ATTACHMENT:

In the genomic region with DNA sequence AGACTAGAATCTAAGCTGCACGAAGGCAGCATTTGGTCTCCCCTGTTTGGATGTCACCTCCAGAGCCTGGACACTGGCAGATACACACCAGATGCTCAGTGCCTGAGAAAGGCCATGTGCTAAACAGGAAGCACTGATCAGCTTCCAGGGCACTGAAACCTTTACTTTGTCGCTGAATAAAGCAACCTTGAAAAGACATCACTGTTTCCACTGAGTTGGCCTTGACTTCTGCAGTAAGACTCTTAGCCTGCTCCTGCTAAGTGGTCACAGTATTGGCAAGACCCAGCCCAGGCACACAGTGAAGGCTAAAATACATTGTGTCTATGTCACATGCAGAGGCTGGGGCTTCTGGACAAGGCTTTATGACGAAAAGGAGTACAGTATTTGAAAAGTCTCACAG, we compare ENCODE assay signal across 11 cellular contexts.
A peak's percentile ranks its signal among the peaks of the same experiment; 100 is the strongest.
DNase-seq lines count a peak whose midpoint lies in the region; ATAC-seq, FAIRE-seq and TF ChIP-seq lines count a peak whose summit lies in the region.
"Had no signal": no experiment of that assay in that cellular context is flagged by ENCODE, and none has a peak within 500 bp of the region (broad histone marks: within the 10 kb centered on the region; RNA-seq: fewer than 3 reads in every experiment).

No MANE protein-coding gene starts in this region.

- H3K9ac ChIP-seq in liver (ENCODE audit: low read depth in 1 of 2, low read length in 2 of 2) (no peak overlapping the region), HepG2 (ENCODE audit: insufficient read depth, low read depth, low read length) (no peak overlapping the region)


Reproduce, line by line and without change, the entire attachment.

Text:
In the genomic region with DNA sequence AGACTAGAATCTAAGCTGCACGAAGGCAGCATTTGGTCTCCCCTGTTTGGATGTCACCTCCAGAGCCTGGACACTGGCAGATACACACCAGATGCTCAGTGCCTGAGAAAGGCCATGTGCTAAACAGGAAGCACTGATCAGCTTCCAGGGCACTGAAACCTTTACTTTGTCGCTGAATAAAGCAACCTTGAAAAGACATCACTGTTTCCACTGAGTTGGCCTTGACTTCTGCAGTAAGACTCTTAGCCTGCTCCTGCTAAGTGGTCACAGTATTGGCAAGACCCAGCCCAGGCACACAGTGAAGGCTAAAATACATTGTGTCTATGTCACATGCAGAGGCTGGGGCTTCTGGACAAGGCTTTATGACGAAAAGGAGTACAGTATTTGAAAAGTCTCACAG, we compare ENCODE assay signal across 11 cellular contexts.
A peak's percentile ranks its signal among the peaks of the same experiment; 100 is the strongest.
DNase-seq lines count a peak whose midpoint lies in the region; ATAC-seq, FAIRE-seq and TF ChIP-seq lines count a peak whose summit lies in the region.
"Had no signal": no experiment of that assay in that cellular context is flagged by ENCODE, and none has a peak within 500 bp of the region (broad histone marks: within the 10 kb centered on the region; RNA-seq: fewer than 3 reads in every experiment).

No MANE protein-coding gene starts in this region.

- H3K9ac ChIP-seq in liver (ENCODE audit: low read depth in 1 of 2, low read length in 2 of 2) (no peak overlapping the region), HepG2 (ENCODE audit: insufficient read depth, low read depth, low read length) (no peak overlapping the region)